There are times that Masters of Sex doesn’t work, and times it frustrates its fans. But then it comes around with an episode like Story of My Life and all of that is erased in an instant, the way a baby’s dazzling smile somehow makes parents forget a recent crying jag. When it’s good, it’s very, very good.
Story of My Life does something very indelicate: It tells us a story about telling our own truths, about the truth setting us free, and it does so with a bunch of techniques that should make us cringe, including a long-lost brother, and an A.A. meeting, total clichés in the genre of confession. Yet in the very act of using a blunt instrument, it twists gently back in on itself. Story of My Life is a Möbius strip of confession.
Virginia tells Barbara’s story, not knowing that how one tells the story is as meaningful to the psychologist as the story itself. By telling Barbara’s story in her own voice, Virginia ends up telling her own story, a twist she ultimately gives in to, talking about Lillian, and about Libby, while still pretending it’s part of Barbara’s story. Meanwhile, Barbara’s own story has twisted back around on itself, and it is Virginia, not Barbara, who cannot accept the truth.
Bill and Frank have stories that parallel each other, and again, this could be rather too blunt—Bill hears his own story through his brother and is awakened! Let’s all cry and hug. Except that Bill rejects the story, and his reason is so poignant, so real, so startling, that you want to cry. But then Frank twists that reason around as well, puffing himself up with his own wisdom and his own forgiveness, but really, sounding to me like he twisted away from truth and towards bitterness. In his last bit, comparing Bill to their father, is Frank doing much more than taking a shot at the brother who abandoned him? True, Bill is terrified of becoming his father, but Frank’s version is fundamentally about Frank, and doesn’t qualify, to my mind, as insight into Bill.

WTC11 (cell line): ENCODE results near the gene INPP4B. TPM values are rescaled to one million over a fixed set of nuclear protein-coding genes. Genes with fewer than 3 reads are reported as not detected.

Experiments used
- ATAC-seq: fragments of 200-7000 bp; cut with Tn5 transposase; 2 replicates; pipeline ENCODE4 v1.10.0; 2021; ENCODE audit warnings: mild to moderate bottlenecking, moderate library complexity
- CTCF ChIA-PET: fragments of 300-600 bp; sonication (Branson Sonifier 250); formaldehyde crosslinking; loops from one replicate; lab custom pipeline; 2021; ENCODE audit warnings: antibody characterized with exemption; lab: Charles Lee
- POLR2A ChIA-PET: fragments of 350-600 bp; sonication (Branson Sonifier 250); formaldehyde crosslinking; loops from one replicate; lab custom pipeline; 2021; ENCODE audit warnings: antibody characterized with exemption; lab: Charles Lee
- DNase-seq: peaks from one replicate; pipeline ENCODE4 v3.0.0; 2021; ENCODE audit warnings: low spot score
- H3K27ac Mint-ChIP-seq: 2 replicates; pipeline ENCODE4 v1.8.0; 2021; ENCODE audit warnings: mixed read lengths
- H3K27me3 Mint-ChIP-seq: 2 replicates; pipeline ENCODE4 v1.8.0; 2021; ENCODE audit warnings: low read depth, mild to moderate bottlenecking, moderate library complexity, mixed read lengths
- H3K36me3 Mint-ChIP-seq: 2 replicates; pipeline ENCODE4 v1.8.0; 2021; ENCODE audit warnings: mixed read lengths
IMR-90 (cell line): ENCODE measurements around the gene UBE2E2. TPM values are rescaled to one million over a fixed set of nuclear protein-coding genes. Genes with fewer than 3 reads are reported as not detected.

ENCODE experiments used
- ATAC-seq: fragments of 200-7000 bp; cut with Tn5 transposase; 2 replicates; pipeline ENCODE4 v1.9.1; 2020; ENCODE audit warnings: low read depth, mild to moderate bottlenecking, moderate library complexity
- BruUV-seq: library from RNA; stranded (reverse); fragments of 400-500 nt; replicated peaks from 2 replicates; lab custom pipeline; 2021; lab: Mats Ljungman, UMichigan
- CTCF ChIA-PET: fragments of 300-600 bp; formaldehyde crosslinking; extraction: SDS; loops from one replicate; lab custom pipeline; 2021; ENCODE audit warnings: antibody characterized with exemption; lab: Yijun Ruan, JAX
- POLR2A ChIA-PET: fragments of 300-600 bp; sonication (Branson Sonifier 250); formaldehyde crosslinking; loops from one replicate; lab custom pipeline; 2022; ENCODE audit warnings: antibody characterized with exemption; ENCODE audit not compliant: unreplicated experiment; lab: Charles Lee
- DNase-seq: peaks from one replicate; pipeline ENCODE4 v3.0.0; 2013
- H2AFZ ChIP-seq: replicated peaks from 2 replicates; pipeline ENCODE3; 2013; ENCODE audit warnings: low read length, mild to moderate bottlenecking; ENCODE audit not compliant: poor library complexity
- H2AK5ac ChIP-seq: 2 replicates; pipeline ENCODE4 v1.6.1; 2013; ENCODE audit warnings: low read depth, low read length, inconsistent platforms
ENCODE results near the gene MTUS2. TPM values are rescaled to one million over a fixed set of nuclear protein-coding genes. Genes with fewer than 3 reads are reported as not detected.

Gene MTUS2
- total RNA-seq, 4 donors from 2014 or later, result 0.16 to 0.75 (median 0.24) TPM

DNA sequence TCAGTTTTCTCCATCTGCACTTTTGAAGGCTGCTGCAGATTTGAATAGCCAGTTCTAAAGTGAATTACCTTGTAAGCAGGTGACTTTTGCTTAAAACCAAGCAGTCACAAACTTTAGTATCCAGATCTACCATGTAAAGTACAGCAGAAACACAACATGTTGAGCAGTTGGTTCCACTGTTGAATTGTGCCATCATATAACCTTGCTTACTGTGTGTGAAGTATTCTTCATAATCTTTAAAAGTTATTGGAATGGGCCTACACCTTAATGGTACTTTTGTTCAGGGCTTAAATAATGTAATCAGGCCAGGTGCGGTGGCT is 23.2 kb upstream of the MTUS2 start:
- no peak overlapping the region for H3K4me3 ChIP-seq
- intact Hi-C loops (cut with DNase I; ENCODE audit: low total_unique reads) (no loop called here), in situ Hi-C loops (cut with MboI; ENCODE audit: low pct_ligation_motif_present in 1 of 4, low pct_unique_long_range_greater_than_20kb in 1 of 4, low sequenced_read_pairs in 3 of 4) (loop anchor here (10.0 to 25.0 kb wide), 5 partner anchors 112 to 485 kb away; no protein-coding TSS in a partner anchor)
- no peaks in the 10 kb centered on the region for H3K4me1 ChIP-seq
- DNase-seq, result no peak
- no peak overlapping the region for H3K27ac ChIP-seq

Bill’s confession at the end is placed as if it is a surprise, the shocking ending! The twist! But of course, there are no shocks anymore. Showtime has been talking about Bill’s impotence as if it was already revealed. Indeed, it’s been implied the past couple of weeks, but not stated explicitly. Still, the episode didn’t need a twist; the delivery, the rawness of the confession, Virginia’s plain shock that there’s another truth to be revealed, is enough.
Bill’s impotence is mostly likely the result of his prodigious drinking, in my opinion. Both Dad and brother were/are alcoholics. It doesn’t take rocket science to figure this out.
Libby’s story was slightly more interesting this week. This time, the twist on the truth was explicit; the CORE activists don’t want Libby to own up to the truth of what she’s seen, they want her to lie. Truth and lies and plausibility and who has the right to tell a story and have it be believed are political in Libby’s case. Her choice is ultimately still selfish. She wants to matter, which is the noble version of selfish (we’re all selfish, and it can be noble if you choose to enhance yourself with goodness instead of venality). But she also wants to be listened to, which is a legitimate need to have, but not exactly a political statement.
Libby listens to her newly-discovered sister-in-law talk about surprising people, and it’s clear that Libby wants to surprise someone; she wants to have weight in the world. I’m still not fascinated. Sister-in-law Pauline, by the way, played a significant role in Seasons 1 and 2 of Homeland, another BOK show, in case you’re wracking your brain like I was about why she’s so familiar.
About Lester’s story I don’t have a lot to say. His nervousness was overplayed, his description of disassociation was horrifying, and the solution he offers Bill is too neat. But it did lead to Bill’s confession to Virginia, so that part owas worth it.